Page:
Hysterectomy

Hysterectomy is an operation to remove a woman’s uterus.   A woman may consider having a hysterectomy for a number of reasons but the operation is usually only performed when other treatments are unsuitable or have been tried without success.  It is one of the most common operations performed in Australia, and hysterectomy may be necessary if you have:

  • Uterine prolapse
  • Fibroids
  • Endometriosis not cured by medicine or surgery
  • Cancer
  • Severe vaginal bleeding that persists despite other treatments
  • Chronic pelvic pain. Surgery can be a last resort

There are different types of hysterectomy and these include:

  • Subtotal hysterectomy – This removes the uterus but the cervix remains.  This is not common.

  • Total hysterectomy – This involves removing both the uterus and cervix.

  • Hysterectomy with salpingectomy – This involves removal of one or both fallopian tubes.

  • Hysterectomy with oophorectomy – This involves removal of one or both ovaries.

The uterus itself does not produce female hormones and therefore its removal should not change the level of female hormones in the blood.  However if the ovaries are removed at the same time and you are not already menopausal, this will bring on menopause.  Therefore if you are younger than the age of menopause you may need to be counselled about hormone replacement therapy.

A hysterectomy may be performed in several different ways including abdominal, vaginal and laparoscopic.  Most hysterectomies performed by Dr Marshall nowadays are laparoscopic (keyhole) or vaginal and therefore recovery is much quicker, with patients often going home within a couple of days, and return to normal activities after a couple of weeks.  Dr Marshall will discuss the most suitable operation for your condition based on your medical history, diagnosis, previous treatment and the extent of disease.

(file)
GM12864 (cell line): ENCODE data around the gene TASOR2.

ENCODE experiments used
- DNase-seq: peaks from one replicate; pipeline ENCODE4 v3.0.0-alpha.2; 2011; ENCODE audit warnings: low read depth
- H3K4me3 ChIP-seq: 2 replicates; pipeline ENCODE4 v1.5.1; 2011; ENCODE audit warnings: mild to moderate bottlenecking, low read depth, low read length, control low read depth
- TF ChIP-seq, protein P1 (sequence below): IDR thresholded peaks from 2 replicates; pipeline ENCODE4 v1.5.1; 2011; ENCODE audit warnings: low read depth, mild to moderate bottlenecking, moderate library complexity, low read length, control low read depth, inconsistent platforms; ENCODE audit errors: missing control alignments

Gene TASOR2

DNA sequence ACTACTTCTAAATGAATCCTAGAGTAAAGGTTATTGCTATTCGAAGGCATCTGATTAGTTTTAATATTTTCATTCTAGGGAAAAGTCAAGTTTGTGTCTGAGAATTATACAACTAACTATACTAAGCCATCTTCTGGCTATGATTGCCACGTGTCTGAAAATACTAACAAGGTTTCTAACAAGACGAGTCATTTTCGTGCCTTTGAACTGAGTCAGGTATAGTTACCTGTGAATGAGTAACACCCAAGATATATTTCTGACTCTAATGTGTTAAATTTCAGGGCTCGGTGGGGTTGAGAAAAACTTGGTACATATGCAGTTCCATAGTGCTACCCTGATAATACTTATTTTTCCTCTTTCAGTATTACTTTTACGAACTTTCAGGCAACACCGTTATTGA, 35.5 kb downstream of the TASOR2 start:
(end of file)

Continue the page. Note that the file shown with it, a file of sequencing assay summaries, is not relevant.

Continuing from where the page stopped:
• Abdominal hysterectomy - This is performed through a horizontal “bikini-line” incision of about 10 cm in length.  Very rarely a vertical cut from the umbilicus to the bikini line might be necessary.  This might be necessary if there are huge fibroids, huge ovarian cysts or extensive disease. 

  • Vaginal hysterectomy - The operation is performed through the vagina and therefore there are no cuts in the abdomen.  In a lot of cases hysterectomy can be performed vaginally especially if there is prolapse.  Recovery is quicker than abdominal or laparoscopic hysterectomy.  Sometimes vaginal hysterectomy will be performed with the assistance of laparoscopy, especially if there is pelvic disease that needs to be treated laparoscopically.

  • Laparoscopic hysterectomy - Hysterectomy can also be performed using a laparoscope and the surgeon views the operation on a TV monitor.  It usually involves 3 or 4 small keyhole incisions through which the surgical instruments are passed.  The uterus is detached from the surrounding tissues and the blood vessels sealed and then it is removed through the top of the vagina.  The advantages of laparoscopic hysterectomy over abdominal hysterectomy include smaller incisions and less discomfort, as well as shorter hospital stay and a quicker return to normal activities. 

Possible Complications of Hysterectomy

Hysterectomy is major surgery with well-established risks.  The good news is that complications are far less frequent nowadays compared to years ago.  The complication rates differ for different routes of hysterectomy.  The possible risks of hysterectomy include:

  • Haemorrhage

  • Injury to organs near the uterus – bowel, bladder, ureter

  • Conversion to open surgery

  • Pulmonary embolus

  • Anaesthetic problems

  • Infection – wound, bladder, pelvic

  • Haematoma (bruise)

To some extent these risks can be reduced by use of preventive antibiotics and anticoagulants (drugs used to “thin” the blood).  Complication rates are significantly reduced with a gynaecologist who has extensive experience and operates regularly.

Related Literature

Hysterectomy Post Operative Information Hysterectomy Post Operative Information (28 KB)